To some persons it may be gratifying to know that the views I have expressed in this series of letters on the evil and danger of ascribing error of opinion to wickedness of heart, are not the effect" of recent changes in my own mind. When I was a Trinitarian, and nearly forty years ago, I published similar views of that principle in what I then wrote to the late Dr. Baldwin, on the subject of “ Close Communion." Very soon after I entered on the work of the ministry, I became dissatisfied with the practice of referring all error of opinion on religious subjects to a criminal source; and also with the practice of reproaching whole sects of Christians as destitute of piety, on the ground of their alleged erroneous opinions. The more I have reflected on the subject since that period, the more I have been convinced of the injustice and the danger of such practices. The more too I have been convinced that such practices imply a deplorable want of humility in those who adopt them, and an astonishing degree of blindness in regard to their own liability to err.
Some of the views however, which are contained in these letters respecting the principle of dignity
established by the Messiah-his example in his treatment of his erring and contending apostles, and his New Commandment, are of more recent origin in my own mind. I cannot but wonder that they did not occur to me at an earlier period of my inquiries. If these views are correct, it is surely of vast importance that they should be diffused, clearly understood, and reduced to practice by Christians of every name.
Should Christians generally, adopt the principle of spiritual dignity, as stated by our Lord, and conform to his New Commandment in their treatment of each other while of different opinions, there will be further occasion to adopt the animating language of David—“Behold how good and how pleasant it is for brethren to dwell together in unity!" The due observance of that one principle, and one command would exclude from Christendom all national hostilities—all persecution and sectarian strife, and fill every Christian country with the blessed fruits of love, peace, and joy. Nor is this all; the benign influence would be continually extending the boundaries of Christendom till it should embrace all the nations of the earth. Then too would be seen a cheerful compliance in every land with Paul's exhortation to the Colossians ;
“But now do ye put off all these, anger, wrath, malice, blasphemy, filthy communication out of your mouth. Lie not one to another, seeing that ye have put off the old man with his deeds; and have put on the new man, which is renewed in knowledge after the image of him that created him ; where there is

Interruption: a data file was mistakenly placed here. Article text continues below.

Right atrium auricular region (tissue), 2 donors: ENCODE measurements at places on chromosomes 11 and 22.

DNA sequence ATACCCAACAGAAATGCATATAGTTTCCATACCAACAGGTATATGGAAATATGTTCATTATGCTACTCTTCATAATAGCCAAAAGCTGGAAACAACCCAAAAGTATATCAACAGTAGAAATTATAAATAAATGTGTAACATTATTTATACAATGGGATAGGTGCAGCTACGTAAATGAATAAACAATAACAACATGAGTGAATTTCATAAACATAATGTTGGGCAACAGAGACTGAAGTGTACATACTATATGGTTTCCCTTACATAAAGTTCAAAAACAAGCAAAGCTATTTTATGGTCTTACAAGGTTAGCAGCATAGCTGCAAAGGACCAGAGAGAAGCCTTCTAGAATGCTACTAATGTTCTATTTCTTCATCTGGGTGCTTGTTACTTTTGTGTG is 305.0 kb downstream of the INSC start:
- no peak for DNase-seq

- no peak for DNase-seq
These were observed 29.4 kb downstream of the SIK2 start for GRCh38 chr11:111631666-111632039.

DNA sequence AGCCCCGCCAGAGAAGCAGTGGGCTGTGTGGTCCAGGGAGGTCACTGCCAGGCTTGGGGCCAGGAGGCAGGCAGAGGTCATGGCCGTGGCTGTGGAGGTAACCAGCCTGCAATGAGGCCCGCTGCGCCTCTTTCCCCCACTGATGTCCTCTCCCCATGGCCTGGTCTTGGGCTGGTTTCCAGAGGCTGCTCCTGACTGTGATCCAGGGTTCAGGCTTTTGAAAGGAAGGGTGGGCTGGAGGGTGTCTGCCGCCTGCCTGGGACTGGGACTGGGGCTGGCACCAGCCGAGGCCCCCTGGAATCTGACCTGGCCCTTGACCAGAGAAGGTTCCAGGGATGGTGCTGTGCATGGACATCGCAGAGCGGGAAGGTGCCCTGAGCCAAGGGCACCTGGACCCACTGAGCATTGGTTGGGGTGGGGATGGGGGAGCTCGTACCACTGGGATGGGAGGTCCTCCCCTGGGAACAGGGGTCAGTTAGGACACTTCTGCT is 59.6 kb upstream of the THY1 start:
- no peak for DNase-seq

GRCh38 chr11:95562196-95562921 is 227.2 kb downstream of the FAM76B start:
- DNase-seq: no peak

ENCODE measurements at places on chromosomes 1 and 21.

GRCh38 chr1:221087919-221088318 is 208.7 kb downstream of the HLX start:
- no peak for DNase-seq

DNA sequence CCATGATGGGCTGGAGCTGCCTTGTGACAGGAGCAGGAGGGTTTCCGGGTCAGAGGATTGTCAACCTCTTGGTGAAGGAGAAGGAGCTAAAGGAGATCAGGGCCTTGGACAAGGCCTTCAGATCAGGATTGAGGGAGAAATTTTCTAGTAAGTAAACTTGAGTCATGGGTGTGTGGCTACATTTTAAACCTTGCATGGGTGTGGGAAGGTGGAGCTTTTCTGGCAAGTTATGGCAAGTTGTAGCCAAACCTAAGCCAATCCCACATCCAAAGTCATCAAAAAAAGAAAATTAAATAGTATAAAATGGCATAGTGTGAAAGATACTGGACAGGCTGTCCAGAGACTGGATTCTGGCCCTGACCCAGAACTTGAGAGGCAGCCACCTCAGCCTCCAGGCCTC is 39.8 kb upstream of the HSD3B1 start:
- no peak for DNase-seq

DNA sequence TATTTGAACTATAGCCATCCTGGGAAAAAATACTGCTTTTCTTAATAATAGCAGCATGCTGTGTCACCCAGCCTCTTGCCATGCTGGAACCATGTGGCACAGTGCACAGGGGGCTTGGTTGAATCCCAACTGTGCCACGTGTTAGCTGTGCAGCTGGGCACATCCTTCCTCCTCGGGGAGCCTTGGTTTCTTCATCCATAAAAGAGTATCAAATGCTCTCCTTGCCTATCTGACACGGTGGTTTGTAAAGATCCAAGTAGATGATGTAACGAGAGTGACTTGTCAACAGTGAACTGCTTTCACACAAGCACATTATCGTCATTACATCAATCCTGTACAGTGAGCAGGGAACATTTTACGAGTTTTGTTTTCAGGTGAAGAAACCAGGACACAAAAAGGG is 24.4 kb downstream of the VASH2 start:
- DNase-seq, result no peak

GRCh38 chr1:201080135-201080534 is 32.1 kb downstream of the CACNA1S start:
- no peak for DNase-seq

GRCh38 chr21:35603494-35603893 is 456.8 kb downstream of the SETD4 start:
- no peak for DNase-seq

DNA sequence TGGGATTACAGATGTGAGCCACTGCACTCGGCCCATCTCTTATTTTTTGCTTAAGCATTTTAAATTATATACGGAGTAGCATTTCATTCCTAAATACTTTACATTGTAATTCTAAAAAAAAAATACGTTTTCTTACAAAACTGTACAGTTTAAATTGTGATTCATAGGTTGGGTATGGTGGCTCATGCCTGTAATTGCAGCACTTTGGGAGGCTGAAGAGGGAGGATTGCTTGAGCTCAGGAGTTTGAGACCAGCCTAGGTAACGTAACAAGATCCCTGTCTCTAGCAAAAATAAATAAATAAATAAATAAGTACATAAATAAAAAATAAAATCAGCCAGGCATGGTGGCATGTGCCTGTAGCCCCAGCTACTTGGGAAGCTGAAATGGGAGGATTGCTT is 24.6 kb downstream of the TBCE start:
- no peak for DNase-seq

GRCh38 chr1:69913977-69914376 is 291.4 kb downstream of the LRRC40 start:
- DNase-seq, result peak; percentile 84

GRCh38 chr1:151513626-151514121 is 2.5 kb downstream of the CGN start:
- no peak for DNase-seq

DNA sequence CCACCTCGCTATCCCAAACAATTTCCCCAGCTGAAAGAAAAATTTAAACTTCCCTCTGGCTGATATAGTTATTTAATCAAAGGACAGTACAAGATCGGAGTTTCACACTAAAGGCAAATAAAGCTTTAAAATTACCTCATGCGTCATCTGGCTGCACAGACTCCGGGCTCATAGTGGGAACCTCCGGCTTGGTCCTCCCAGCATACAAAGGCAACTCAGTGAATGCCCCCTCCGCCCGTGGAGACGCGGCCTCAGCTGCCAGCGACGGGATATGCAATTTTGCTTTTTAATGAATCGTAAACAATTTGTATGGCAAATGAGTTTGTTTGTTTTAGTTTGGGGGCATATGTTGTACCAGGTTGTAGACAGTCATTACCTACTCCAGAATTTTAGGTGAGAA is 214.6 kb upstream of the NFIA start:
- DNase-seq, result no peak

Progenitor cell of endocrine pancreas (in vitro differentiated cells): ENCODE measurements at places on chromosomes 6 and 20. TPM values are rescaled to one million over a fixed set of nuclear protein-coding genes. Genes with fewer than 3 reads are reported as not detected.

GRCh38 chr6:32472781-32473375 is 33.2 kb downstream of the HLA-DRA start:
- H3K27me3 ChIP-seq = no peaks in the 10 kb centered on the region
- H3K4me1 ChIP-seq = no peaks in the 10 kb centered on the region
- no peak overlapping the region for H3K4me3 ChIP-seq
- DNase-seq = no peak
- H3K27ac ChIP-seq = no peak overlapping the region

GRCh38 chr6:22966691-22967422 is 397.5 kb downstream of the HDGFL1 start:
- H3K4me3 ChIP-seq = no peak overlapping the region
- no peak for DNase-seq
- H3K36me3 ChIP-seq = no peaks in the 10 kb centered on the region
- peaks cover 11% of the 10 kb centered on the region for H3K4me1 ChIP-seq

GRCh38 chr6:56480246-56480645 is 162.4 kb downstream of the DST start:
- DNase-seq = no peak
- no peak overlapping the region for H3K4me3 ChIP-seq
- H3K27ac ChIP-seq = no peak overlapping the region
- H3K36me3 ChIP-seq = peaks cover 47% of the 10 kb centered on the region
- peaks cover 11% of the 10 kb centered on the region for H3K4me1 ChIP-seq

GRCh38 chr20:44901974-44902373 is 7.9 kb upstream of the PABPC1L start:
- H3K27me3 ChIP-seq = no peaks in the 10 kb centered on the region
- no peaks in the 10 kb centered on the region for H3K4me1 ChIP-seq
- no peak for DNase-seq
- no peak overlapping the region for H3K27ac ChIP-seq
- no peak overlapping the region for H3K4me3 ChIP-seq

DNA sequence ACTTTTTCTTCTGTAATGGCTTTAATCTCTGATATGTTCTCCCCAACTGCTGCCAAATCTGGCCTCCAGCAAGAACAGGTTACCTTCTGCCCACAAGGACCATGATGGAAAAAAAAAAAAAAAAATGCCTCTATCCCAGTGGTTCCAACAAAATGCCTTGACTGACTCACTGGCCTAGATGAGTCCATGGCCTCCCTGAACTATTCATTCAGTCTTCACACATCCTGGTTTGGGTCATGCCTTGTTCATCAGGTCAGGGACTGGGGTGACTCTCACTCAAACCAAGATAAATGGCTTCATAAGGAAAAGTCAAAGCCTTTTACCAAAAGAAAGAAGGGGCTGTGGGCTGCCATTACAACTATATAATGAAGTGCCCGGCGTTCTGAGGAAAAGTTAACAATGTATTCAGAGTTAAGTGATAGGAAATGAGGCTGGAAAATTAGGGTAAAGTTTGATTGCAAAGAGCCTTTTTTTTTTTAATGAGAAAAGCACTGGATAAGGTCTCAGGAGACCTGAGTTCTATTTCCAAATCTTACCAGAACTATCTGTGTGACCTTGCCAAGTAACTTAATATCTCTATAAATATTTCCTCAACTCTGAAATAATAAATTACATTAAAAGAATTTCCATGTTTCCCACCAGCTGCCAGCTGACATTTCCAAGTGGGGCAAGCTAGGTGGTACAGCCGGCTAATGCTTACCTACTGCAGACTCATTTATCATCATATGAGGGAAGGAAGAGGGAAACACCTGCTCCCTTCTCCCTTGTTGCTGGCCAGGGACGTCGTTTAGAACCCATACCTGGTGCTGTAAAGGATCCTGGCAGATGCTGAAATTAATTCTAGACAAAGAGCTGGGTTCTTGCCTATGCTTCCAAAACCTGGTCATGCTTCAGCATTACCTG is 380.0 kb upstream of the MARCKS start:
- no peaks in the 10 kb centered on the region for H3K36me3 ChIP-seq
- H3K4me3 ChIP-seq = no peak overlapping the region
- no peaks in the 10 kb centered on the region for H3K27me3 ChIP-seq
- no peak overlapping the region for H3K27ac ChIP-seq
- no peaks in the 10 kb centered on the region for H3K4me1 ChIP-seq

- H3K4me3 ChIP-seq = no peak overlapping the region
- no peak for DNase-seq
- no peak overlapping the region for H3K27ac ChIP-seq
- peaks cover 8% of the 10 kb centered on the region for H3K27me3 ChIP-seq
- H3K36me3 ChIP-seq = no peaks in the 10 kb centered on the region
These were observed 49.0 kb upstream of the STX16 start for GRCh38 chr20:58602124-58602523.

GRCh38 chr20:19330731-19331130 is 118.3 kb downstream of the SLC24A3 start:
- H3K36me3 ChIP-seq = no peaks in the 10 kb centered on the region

LETTERS TO CHRISTIANS.
neither Greek nor Jew, circumcision nor uncircumcision, Barbarian nor Scythian, bond nor free; but Christ is all and in all. Put on therefore as the elect of God, holy and beloved, bowels of mercies, kindness, humbleness of mind, meekness, long-suffering ; forbearing one another, and forgiving one another. If any man have a quarrel against any, even as Christ forgave you, so also do ye. And above all things, put on charity, which is the bond of perfectness ;and let the peace of God rule in your hearts, to which also ye are called in one body,—and be ye thankful.” Col. iii. 8—15.
Such a reformation as would result from due conformity to this exhortation, might remove every doubt as to the divine origin of the Christian religion, or its adaptedness to promote the happiness of mankind, both in this world, and in the world to come. To show the necessity and importance of such a reformation, has been a principal object in writing this series of letters, which is now to be closed. The more there is in Christians of different sects a disposition to contend about " which of them is the greatest,” the more they need to be changed and reformed. I. what I have written should on y be the means of exciting in myself and a few of my brethren a more due consideration of what Christ said to his apostles when he saw them thus contending, my labors will not have been in vain; and that these letters may be of use to myself, as well as to others, is the ardent desire of your ffectionate brother.
April, 1831. NOAH WORCESTER.